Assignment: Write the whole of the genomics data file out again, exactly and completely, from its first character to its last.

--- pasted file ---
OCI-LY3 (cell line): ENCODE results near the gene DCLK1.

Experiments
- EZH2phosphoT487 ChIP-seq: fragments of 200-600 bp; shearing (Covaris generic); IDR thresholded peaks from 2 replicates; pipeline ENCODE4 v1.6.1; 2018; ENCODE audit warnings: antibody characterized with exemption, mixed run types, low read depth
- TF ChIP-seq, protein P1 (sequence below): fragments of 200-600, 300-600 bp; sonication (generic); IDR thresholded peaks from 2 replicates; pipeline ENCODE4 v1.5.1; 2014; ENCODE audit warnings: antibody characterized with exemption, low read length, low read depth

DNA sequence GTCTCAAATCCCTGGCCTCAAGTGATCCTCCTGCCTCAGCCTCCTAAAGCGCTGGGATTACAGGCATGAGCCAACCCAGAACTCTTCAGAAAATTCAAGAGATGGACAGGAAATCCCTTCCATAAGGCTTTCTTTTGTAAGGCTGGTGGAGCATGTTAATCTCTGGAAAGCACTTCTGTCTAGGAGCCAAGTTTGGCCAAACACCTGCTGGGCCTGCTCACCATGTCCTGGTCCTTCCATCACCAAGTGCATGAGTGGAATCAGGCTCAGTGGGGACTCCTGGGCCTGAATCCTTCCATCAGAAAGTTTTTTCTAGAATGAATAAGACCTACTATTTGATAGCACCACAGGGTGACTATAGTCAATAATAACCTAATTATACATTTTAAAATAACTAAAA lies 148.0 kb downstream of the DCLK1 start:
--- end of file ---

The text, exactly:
OCI-LY3 (cell line): ENCODE results near the gene DCLK1.

Experiments
- EZH2phosphoT487 ChIP-seq: fragments of 200-600 bp; shearing (Covaris generic); IDR thresholded peaks from 2 replicates; pipeline ENCODE4 v1.6.1; 2018; ENCODE audit warnings: antibody characterized with exemption, mixed run types, low read depth
- TF ChIP-seq, protein P1 (sequence below): fragments of 200-600, 300-600 bp; sonication (generic); IDR thresholded peaks from 2 replicates; pipeline ENCODE4 v1.5.1; 2014; ENCODE audit warnings: antibody characterized with exemption, low read length, low read depth

DNA sequence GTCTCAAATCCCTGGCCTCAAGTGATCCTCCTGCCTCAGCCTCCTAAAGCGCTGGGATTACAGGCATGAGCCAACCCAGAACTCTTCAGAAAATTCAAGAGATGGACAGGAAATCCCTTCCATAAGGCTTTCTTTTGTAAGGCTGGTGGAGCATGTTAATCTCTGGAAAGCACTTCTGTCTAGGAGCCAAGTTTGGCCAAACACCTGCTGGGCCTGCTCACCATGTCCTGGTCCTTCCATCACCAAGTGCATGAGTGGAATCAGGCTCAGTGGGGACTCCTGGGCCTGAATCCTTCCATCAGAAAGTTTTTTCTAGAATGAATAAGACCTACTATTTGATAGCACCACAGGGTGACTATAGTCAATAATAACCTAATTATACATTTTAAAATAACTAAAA lies 148.0 kb downstream of the DCLK1 start: